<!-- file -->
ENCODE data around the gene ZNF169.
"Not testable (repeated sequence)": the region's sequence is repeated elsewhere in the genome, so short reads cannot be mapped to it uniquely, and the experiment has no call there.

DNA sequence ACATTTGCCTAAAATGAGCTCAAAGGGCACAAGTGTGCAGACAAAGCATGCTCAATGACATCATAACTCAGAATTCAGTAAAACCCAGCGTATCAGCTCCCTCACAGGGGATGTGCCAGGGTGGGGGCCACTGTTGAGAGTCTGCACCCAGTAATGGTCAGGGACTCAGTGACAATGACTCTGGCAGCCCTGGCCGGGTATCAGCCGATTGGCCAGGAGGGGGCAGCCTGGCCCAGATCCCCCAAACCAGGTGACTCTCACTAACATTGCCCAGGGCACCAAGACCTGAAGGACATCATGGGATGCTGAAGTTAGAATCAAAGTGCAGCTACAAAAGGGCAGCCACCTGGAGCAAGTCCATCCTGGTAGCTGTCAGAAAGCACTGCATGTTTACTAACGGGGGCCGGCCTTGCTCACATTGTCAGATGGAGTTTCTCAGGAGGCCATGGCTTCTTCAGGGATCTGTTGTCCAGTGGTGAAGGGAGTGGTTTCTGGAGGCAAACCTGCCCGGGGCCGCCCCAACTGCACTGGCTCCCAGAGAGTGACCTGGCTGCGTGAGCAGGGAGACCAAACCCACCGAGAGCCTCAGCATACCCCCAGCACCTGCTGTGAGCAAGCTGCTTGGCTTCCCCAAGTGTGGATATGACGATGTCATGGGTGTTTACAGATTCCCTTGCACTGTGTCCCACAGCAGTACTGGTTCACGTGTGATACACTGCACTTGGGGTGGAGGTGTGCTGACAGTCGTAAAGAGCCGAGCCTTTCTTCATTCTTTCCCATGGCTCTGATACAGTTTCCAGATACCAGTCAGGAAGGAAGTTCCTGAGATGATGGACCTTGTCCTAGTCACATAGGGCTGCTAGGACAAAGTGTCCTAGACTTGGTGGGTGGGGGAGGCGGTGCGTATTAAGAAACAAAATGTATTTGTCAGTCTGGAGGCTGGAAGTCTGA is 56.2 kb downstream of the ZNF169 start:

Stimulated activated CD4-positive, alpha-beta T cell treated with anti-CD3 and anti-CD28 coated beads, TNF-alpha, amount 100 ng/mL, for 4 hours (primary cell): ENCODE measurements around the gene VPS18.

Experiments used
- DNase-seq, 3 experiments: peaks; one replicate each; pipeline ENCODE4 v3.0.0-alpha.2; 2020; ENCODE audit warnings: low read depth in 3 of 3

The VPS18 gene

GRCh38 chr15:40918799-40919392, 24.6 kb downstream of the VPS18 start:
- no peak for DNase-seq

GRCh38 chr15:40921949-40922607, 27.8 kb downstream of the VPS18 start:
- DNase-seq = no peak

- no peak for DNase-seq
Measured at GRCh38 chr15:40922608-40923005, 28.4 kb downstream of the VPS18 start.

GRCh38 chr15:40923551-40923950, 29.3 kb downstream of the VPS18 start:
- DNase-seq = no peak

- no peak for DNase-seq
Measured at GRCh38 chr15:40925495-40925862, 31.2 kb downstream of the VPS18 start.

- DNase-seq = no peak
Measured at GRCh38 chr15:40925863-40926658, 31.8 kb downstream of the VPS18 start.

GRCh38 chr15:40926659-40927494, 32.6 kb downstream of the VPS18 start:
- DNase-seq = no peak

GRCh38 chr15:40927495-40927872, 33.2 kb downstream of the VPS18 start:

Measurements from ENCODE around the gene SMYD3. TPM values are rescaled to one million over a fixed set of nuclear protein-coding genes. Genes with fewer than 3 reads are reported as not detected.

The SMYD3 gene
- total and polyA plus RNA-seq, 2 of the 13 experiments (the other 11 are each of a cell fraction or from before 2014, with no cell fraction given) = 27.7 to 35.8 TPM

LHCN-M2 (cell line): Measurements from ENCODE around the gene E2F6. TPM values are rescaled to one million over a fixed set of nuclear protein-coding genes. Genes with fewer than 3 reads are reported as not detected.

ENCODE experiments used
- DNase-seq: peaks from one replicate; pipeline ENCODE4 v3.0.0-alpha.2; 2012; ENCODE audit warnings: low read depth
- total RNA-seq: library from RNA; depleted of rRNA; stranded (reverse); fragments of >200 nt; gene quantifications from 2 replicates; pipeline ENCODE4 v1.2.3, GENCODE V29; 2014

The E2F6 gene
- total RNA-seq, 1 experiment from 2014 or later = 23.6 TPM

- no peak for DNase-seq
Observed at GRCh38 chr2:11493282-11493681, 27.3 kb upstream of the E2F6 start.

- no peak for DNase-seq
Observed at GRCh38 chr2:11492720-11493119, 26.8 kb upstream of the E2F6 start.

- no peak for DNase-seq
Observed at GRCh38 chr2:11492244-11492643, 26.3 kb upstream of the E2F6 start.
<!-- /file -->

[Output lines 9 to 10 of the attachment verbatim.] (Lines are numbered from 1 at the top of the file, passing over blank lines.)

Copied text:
- no peak for DNase-seq

GRCh38 chr15:40921949-40922607, 27.8 kb downstream of the VPS18 start: